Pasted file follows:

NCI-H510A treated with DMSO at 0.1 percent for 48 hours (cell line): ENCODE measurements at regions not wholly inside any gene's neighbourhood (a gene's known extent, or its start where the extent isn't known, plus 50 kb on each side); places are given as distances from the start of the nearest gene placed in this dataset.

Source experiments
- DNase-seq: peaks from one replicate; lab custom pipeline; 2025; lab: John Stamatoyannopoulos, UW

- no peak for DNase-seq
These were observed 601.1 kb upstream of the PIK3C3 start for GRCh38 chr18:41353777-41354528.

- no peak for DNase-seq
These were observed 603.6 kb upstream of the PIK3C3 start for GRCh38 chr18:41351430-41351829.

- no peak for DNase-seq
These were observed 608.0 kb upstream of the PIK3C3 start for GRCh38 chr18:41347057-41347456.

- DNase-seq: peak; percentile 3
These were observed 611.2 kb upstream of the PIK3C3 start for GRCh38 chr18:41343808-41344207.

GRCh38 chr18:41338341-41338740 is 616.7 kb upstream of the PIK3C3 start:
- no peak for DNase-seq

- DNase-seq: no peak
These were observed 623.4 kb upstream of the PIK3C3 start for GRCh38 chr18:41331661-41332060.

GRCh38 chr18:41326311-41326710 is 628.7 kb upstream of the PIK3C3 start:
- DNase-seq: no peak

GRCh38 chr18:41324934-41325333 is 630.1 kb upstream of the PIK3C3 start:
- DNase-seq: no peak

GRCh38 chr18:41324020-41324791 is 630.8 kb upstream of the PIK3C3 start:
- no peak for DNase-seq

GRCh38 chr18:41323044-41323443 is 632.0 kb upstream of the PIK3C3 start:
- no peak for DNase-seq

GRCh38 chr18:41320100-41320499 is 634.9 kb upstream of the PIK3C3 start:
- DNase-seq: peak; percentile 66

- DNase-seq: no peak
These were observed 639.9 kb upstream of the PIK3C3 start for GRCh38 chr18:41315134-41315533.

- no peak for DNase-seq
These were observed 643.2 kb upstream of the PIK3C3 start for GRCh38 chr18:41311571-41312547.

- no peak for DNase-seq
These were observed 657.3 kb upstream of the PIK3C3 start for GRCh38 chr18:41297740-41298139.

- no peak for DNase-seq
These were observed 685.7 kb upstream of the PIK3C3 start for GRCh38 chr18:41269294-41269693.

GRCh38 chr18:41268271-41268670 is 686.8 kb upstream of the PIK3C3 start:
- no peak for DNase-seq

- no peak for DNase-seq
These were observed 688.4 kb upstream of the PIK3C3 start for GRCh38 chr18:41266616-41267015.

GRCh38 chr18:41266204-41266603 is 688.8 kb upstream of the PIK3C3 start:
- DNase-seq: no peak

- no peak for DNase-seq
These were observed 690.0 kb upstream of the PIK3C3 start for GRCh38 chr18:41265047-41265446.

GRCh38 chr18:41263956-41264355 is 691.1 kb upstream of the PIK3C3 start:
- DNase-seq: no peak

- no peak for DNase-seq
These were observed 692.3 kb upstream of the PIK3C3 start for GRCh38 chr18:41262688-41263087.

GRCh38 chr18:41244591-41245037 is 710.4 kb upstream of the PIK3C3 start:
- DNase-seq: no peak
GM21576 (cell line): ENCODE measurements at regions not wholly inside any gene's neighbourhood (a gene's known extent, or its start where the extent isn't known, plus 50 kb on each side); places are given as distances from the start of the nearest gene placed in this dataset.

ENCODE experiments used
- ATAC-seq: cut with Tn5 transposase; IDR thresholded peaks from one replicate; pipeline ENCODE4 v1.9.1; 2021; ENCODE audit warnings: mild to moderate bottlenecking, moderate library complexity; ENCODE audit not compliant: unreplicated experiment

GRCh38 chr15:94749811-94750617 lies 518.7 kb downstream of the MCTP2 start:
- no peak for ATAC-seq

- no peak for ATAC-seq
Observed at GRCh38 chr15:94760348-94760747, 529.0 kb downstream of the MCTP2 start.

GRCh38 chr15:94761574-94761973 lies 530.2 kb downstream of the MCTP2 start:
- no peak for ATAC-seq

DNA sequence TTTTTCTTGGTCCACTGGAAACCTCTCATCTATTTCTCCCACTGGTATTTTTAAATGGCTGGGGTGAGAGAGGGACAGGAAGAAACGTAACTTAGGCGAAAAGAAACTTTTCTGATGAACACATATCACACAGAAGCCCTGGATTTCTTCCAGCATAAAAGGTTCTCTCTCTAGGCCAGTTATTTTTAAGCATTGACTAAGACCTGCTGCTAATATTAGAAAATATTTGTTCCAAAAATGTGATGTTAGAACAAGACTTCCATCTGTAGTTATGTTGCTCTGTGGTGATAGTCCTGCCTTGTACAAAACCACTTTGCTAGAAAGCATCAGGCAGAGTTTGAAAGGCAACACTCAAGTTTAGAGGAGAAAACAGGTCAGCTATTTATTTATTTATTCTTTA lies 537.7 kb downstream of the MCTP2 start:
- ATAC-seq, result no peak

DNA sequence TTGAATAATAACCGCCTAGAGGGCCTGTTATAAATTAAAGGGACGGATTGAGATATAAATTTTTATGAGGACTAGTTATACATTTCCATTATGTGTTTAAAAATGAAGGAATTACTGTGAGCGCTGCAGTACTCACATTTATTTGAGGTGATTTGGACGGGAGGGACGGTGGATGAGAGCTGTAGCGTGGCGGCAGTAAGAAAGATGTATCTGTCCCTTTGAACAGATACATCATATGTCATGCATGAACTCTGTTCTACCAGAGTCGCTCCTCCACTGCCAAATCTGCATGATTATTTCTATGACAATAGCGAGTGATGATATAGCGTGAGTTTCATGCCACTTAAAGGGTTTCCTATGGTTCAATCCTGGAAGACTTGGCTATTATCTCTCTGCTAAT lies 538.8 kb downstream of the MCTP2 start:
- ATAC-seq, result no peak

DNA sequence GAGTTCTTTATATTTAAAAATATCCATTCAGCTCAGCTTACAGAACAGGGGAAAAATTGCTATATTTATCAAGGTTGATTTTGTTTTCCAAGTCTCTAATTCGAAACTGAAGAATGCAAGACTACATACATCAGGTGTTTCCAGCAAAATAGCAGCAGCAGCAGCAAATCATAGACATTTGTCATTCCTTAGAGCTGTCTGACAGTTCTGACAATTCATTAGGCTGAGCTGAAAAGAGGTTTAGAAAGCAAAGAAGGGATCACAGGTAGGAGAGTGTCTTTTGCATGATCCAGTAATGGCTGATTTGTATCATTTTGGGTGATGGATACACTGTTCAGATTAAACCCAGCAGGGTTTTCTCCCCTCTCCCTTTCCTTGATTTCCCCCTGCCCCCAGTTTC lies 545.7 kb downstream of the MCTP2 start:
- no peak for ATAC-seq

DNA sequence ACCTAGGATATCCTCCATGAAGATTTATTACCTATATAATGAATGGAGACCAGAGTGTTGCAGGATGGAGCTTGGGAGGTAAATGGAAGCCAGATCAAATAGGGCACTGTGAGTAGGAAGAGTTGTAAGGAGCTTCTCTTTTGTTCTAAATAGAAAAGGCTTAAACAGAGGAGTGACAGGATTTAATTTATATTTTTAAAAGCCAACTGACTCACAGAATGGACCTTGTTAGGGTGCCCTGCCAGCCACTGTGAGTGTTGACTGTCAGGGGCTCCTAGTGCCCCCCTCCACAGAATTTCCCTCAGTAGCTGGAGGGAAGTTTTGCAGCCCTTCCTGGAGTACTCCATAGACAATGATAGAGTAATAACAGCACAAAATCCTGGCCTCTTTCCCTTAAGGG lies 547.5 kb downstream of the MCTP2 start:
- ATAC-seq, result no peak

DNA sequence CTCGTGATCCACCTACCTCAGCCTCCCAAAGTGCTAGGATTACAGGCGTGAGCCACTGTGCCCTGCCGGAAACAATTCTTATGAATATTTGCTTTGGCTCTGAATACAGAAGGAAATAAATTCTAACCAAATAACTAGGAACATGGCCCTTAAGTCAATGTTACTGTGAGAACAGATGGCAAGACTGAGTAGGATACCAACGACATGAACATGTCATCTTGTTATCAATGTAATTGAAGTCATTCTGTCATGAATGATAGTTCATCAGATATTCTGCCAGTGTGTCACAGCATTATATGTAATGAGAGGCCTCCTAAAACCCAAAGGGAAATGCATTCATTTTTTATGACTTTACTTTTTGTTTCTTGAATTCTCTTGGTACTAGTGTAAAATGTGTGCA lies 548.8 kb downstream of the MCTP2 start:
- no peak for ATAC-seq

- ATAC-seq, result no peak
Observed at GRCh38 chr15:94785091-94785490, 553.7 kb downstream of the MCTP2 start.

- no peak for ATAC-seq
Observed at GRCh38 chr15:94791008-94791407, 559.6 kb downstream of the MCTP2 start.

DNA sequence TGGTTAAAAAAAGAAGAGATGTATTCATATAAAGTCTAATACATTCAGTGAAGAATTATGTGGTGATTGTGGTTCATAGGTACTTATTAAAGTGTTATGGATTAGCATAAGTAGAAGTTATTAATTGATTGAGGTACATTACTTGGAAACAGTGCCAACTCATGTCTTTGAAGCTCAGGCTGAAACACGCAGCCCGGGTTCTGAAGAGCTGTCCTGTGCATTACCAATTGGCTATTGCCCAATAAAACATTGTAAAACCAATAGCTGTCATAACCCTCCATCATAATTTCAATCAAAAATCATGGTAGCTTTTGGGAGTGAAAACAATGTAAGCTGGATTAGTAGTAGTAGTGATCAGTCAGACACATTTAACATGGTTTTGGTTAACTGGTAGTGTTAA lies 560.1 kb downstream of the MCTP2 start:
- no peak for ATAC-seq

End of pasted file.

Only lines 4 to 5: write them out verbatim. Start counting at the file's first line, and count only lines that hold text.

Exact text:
- no peak for DNase-seq
These were observed 601.1 kb upstream of the PIK3C3 start for GRCh38 chr18:41353777-41354528.